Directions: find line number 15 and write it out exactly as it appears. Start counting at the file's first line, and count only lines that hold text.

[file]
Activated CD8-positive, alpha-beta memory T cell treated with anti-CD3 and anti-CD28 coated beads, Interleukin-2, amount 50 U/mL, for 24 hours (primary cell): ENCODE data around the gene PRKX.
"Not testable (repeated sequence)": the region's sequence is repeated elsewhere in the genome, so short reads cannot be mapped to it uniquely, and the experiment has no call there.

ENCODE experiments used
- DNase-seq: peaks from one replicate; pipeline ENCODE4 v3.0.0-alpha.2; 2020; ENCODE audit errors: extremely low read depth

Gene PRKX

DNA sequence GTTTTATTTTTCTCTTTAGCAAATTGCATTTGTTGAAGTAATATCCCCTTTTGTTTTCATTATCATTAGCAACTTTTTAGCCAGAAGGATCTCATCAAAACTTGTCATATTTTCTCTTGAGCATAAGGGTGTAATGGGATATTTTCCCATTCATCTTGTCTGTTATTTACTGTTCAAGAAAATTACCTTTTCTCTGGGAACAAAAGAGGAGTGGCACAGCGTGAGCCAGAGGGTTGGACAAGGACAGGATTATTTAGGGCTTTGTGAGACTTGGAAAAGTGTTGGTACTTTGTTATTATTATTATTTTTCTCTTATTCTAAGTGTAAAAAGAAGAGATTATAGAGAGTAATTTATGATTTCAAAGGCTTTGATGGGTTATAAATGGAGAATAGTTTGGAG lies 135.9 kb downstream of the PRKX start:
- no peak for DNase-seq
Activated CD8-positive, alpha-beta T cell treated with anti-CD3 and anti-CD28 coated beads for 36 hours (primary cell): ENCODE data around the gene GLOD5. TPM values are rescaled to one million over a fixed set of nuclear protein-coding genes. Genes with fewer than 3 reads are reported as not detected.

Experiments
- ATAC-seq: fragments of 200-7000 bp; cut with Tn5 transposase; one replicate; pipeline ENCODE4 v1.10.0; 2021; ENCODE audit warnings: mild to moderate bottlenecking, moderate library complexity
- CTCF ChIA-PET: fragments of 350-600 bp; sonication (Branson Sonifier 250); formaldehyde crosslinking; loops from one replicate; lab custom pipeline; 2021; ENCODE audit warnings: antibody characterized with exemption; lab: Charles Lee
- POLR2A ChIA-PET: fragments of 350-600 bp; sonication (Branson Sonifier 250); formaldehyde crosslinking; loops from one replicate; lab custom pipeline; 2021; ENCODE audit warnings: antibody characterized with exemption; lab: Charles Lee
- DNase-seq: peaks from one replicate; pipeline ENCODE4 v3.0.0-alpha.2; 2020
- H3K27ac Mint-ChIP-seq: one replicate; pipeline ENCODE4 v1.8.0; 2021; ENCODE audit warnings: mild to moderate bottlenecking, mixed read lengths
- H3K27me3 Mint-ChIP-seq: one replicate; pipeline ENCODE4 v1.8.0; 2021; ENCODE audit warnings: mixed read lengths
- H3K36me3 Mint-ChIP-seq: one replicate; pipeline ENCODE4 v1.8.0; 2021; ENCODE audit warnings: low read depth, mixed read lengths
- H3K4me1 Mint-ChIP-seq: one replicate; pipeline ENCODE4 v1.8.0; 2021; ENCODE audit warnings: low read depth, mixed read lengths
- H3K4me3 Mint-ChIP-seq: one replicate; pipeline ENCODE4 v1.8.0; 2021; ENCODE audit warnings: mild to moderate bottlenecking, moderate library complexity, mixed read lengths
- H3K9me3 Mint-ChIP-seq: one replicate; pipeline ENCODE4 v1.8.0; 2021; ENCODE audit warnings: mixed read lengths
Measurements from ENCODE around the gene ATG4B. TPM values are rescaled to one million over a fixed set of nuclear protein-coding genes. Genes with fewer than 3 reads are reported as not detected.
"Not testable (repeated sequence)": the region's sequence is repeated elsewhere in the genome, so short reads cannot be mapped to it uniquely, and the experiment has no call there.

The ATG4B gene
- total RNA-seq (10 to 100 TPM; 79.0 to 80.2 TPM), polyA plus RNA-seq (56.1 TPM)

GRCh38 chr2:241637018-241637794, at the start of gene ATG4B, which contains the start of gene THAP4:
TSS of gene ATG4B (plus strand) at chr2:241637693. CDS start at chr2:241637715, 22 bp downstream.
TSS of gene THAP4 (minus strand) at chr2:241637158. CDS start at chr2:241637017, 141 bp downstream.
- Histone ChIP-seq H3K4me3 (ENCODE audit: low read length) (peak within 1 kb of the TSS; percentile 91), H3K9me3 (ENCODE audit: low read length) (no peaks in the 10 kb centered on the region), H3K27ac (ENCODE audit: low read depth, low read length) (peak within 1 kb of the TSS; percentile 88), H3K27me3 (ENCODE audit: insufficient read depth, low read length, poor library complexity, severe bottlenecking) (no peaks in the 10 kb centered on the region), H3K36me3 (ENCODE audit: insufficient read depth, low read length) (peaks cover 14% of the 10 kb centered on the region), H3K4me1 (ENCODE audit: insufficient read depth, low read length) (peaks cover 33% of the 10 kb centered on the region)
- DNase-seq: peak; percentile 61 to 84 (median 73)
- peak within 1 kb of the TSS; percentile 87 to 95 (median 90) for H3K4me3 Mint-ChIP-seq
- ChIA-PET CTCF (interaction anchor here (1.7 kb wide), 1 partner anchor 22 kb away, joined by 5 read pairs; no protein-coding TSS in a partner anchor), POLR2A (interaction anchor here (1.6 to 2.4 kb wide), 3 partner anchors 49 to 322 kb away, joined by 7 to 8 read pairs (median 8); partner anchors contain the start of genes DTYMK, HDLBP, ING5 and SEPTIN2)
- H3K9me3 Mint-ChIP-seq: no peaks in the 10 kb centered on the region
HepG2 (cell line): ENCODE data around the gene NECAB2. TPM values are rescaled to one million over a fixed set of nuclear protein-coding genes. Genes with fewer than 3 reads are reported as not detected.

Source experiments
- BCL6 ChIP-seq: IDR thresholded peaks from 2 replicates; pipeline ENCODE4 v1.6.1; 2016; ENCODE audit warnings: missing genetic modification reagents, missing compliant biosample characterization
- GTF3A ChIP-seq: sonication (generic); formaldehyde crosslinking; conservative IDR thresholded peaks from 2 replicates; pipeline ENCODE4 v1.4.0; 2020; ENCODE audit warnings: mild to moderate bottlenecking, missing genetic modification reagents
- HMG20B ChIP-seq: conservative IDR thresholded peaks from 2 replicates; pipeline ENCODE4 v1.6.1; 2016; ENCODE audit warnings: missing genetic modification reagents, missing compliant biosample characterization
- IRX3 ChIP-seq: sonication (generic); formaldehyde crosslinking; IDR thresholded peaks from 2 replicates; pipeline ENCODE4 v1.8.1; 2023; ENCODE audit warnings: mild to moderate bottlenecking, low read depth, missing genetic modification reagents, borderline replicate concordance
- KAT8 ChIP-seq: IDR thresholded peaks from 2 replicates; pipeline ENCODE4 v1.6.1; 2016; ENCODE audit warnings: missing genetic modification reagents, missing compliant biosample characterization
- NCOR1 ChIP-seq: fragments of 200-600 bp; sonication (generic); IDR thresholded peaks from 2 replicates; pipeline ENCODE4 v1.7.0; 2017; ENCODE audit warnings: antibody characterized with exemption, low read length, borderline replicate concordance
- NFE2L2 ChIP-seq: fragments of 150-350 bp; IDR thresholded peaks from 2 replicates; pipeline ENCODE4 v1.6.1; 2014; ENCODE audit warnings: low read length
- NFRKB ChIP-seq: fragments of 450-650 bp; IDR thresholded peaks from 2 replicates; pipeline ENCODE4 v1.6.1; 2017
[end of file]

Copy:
- H3K27me3 Mint-ChIP-seq: one replicate; pipeline ENCODE4 v1.8.0; 2021; ENCODE audit warnings: mixed read lengths